Owling—Grayson Books 2016 Chapbook Contest Winner
Reading this chapbook, I am fondly reminded of the diorama exhibits of stuffed birds at the county museum a short drive from my childhood home—the birds suspended on fishing line with their wings spread on the wind or attending their nests. Here, still is an element of learning, but it is not confined to a description of avian habits on a metal placard. Instead, these creatures are incredibly alive in their beauty, danger, and in some cases endangerment. The Grayson Books 2016 Chapbook Contest Winner, Owling, consists of eighteen subspecies of owl, the titles of each poem, in which Jeredith Merrin delivers images in enlightening particulars, until we realize it is human stories that connect us to these solitary birds. In “The Great Gray Owl,” she writes,
“thick feathers make a smaller man look large—
I mean a bird. I mean a man…” (22)
We are ever increasingly entwined in the narrative. Here too is our survival, our feeling, our beauty. In “Eastern Screech Owl,” she writes,
“These birds don’t really screech or scream,
unless it’s silently—
like a wife who doesn’t know
weather to stay, or go.” (32)
It becomes a celebration of distinction from “Elf Owl” to “Snowy Owl” to “Maned Owl.” And that may be seen in the diversity of free verse forms in which Merrin chooses to present the poems. In “The Burrowing Owl,” there is a playful back forth indention of stanzas mimicking the exiting and entering of the owl, “like Marilyn in The Misfits,” she writes, declaring on the steps of the half-built house, “I can go in! And I can come out!” (17). Merrin is transparent in her research, another way that the stories of these birds connect to a shared and vibrant history. She locates a naturalists and explorer, Thomas Wright Blakiston, buried just blocks from a home of hers in Ohio as well as “The Little Owl,” “an unlikely emblem for the goddess of wisdom” (20). Furthermore, each owl poem receives its scientific name below the title. The truth of these owls is a network.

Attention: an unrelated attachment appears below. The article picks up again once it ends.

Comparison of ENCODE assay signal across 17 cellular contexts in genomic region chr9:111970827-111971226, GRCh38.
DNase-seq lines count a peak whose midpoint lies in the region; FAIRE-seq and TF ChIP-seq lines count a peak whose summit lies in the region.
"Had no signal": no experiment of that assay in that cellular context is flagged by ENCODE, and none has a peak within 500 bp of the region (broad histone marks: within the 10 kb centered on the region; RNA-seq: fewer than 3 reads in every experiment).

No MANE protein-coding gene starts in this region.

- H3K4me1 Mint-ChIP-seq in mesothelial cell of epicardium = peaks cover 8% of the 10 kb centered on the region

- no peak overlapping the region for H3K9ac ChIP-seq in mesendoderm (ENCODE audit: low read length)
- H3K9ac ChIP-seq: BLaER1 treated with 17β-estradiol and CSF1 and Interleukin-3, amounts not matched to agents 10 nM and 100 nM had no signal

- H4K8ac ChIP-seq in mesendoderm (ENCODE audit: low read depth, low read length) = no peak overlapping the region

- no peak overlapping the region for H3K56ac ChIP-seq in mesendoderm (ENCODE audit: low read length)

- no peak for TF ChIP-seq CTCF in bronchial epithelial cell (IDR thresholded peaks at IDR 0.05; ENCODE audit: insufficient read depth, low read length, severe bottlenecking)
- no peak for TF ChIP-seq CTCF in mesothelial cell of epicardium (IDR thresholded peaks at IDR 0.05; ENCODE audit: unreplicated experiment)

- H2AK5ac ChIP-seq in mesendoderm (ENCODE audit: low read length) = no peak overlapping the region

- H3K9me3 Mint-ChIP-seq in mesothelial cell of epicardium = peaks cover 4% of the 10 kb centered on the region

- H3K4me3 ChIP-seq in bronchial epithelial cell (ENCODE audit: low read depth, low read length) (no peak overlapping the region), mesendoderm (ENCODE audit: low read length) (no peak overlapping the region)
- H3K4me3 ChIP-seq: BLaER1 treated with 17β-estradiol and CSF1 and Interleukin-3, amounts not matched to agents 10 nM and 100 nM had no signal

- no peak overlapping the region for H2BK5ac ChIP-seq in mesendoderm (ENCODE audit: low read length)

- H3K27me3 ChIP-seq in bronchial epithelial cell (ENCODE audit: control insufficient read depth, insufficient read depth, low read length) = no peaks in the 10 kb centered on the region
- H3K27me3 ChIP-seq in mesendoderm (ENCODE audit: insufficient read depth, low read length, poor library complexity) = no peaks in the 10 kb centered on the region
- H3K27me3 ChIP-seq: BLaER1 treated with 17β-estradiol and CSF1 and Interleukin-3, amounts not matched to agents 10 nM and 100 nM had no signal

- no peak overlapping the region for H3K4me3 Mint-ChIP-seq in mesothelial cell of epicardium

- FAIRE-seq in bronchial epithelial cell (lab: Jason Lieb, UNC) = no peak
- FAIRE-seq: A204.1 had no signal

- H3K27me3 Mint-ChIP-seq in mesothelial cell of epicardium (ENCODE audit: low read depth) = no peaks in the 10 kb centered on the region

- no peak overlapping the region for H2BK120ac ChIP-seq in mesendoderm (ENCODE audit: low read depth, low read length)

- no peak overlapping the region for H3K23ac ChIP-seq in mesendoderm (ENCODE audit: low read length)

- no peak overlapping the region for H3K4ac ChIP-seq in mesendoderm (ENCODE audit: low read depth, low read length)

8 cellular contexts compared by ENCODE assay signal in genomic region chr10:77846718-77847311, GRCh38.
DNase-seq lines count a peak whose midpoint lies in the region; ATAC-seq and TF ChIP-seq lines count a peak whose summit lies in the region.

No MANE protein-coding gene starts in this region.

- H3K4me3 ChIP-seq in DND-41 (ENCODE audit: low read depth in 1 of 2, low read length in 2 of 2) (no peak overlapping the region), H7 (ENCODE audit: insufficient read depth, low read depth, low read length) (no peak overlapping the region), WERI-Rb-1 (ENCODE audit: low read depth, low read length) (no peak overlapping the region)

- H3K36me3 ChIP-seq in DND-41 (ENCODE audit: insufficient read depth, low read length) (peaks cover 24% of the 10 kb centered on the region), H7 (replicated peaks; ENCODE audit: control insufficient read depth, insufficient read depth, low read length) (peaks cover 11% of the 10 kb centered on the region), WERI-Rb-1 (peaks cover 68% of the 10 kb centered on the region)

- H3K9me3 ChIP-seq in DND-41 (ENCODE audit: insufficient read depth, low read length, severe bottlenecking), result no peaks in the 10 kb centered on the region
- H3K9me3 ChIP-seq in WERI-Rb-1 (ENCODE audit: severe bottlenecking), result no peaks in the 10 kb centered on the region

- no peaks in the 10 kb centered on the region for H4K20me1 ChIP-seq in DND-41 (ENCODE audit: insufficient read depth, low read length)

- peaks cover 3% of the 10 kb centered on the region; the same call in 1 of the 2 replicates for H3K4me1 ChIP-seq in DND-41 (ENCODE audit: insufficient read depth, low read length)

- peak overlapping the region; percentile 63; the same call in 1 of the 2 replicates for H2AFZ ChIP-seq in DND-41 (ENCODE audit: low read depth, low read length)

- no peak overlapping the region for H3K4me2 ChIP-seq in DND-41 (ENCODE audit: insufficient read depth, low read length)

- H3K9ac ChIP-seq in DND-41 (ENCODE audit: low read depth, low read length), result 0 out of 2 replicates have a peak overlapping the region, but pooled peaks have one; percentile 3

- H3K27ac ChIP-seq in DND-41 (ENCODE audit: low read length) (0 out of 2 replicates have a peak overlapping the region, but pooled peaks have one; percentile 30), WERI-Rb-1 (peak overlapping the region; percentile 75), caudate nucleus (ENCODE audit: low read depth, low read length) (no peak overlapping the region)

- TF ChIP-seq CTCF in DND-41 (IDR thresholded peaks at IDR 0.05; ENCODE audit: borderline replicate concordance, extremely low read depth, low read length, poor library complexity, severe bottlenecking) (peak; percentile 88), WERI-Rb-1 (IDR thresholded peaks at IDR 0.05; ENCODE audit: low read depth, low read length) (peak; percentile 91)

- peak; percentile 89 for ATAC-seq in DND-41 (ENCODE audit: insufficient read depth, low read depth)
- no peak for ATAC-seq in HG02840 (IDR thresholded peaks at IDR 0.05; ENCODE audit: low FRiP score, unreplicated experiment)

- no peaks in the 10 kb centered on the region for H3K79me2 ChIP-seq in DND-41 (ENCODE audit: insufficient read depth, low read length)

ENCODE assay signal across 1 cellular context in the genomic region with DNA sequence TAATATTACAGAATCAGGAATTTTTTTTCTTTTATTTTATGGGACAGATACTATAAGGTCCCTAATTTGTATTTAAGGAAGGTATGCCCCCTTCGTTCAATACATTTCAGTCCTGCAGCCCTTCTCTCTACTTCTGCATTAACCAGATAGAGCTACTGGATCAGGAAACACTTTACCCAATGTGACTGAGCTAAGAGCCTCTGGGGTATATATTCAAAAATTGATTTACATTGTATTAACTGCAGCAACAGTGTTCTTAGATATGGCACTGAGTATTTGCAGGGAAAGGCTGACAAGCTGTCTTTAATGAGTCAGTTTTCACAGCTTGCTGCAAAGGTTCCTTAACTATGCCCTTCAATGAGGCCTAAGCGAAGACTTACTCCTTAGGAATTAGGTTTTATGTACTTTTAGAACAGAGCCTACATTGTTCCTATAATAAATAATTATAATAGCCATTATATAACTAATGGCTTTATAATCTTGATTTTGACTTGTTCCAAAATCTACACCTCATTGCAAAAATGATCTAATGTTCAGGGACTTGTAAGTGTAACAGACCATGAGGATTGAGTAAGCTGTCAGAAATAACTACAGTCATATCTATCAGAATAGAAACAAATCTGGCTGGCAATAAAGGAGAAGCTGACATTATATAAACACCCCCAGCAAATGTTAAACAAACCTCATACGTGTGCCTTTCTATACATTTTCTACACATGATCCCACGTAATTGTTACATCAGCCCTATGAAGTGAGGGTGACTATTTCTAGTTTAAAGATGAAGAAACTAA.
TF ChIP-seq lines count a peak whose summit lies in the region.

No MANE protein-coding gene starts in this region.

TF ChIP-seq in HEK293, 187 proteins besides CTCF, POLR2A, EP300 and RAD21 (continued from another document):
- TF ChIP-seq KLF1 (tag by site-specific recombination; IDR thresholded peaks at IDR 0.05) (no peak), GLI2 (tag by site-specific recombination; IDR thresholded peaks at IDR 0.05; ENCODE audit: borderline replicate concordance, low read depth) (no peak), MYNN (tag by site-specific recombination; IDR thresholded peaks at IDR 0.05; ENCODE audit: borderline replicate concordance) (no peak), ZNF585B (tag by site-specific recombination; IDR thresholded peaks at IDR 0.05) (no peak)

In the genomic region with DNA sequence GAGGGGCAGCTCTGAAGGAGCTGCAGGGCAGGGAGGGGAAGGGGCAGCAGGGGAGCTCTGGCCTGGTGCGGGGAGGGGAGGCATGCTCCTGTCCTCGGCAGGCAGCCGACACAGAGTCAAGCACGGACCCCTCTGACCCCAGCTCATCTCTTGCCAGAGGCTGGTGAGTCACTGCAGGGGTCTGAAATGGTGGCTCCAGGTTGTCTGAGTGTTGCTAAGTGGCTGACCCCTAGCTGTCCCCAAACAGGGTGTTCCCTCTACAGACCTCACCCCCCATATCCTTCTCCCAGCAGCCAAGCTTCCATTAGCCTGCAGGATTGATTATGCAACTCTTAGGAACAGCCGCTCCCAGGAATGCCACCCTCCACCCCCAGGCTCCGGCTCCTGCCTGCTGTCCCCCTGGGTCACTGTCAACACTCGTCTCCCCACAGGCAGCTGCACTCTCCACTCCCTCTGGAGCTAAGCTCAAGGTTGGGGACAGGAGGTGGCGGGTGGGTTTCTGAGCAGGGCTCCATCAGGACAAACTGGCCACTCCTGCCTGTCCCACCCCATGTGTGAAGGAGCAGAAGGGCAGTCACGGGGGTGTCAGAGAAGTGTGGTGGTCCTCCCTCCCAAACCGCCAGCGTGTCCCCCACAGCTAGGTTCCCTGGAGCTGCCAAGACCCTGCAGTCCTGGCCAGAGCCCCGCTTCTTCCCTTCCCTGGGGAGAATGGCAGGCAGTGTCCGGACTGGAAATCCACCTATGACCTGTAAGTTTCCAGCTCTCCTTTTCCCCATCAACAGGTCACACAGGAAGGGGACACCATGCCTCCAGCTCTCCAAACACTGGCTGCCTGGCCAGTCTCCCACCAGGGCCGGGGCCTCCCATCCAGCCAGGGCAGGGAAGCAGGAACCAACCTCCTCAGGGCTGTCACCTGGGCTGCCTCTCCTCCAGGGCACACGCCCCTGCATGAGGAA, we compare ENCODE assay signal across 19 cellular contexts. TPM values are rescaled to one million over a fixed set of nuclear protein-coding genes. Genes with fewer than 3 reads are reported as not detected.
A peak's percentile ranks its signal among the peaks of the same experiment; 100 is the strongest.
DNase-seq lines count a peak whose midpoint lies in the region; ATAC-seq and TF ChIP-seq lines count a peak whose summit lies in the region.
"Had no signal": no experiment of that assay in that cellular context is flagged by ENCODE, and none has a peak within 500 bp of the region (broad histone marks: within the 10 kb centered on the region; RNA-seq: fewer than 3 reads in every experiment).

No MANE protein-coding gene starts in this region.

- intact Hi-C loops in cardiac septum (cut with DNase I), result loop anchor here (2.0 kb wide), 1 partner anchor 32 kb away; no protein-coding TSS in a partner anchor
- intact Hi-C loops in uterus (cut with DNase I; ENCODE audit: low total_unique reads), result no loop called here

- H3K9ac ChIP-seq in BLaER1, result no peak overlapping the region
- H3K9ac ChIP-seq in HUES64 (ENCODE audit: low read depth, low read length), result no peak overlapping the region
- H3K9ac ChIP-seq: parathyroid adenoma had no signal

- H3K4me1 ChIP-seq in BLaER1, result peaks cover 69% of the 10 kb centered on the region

The term “owling” today refers to the practice of crouching like an owl in unusual spaces. Here, it is not a joke or a mimic, for there is no single definition that might be applied to the species collected. For instance, most, but not all owls are nocturnal hunters. How can we claim knowing so easily when owls are often invisible? Rainer Maria Rilke once advised a writer to “hold close to nature, to what is simple in it, to the small things people hardly see and which all of a sudden can become great and immeasurable…” (Letters to a Young Poet 16 July 1903). Jeredith Merrin has done so in Owling. She has held close nature and shared her love for the unseen. Through this delicate attention, the reader gains access to a worldwide terrain, to the myths and histories where the mysterious owl appears as devil, as protector, as carry-on stowaway. And what if we linger our judgment? Merrin allows moments of grace. She encourages,
“Never suppose you know another mind
When hunting, be alone and camouflaged
Whether or not you see the marks, all love is maculate” (35)
Merrin’s handle on the animal image is inquisitive, gentle, and lovely in its complexity. I highly recommend this book. Owling is available for purchase at jerredithmerrin.com, Grayson Books, and Amazon. Please also see her earlier publication, Cup.
Merrin, Jeredith. Owling. Grayson Books, 2016.